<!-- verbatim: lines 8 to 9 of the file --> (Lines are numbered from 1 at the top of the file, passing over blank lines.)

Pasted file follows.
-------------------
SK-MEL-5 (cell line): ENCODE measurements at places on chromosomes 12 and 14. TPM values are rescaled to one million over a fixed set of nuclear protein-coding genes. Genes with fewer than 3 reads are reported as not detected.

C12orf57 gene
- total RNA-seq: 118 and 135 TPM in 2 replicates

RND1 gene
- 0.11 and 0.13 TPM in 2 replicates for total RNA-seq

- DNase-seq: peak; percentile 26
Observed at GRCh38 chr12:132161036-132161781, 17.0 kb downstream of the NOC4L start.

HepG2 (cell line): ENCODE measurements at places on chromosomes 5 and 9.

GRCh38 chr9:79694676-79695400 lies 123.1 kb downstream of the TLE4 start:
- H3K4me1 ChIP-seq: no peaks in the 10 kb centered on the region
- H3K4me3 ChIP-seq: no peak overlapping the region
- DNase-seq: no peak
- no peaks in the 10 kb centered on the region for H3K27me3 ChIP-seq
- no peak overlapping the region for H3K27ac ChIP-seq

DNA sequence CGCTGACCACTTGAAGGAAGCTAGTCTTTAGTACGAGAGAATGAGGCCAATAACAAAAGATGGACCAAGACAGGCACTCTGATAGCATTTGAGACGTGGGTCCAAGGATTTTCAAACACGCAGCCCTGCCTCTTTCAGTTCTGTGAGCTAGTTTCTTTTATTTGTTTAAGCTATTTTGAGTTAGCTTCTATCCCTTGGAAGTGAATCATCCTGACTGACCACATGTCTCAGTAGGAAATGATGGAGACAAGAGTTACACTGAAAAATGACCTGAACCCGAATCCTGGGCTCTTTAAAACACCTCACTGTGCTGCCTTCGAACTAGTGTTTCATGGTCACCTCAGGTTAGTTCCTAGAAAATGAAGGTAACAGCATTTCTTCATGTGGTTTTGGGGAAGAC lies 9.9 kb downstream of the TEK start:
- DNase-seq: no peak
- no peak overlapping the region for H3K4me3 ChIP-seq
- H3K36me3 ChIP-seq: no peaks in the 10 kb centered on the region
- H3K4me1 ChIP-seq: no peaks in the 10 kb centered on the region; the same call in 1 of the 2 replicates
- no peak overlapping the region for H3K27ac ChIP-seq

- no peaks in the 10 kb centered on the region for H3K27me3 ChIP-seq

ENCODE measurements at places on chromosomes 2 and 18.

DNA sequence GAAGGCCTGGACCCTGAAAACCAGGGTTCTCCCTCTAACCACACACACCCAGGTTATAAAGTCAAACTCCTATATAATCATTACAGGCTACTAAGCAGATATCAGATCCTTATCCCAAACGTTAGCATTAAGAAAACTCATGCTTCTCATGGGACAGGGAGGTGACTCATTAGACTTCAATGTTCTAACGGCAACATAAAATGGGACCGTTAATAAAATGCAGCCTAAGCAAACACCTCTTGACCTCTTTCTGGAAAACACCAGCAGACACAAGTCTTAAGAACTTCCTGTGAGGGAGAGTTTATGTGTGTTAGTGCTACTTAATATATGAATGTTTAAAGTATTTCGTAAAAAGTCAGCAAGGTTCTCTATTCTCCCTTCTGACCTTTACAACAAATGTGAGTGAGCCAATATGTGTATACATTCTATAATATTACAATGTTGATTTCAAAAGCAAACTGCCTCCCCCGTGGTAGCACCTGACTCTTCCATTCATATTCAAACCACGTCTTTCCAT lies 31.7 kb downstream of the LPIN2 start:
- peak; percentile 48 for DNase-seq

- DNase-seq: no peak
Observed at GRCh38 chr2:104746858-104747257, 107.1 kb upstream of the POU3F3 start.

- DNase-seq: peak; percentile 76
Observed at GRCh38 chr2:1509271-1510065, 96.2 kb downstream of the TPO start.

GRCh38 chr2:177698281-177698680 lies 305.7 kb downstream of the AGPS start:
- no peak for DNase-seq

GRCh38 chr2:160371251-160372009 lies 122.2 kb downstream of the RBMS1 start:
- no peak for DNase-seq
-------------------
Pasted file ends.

HepG2 (cell line): ENCODE measurements at places on chromosomes 5 and 9.

GRCh38 chr9:79694676-79695400 lies 123.1 kb downstream of the TLE4 start: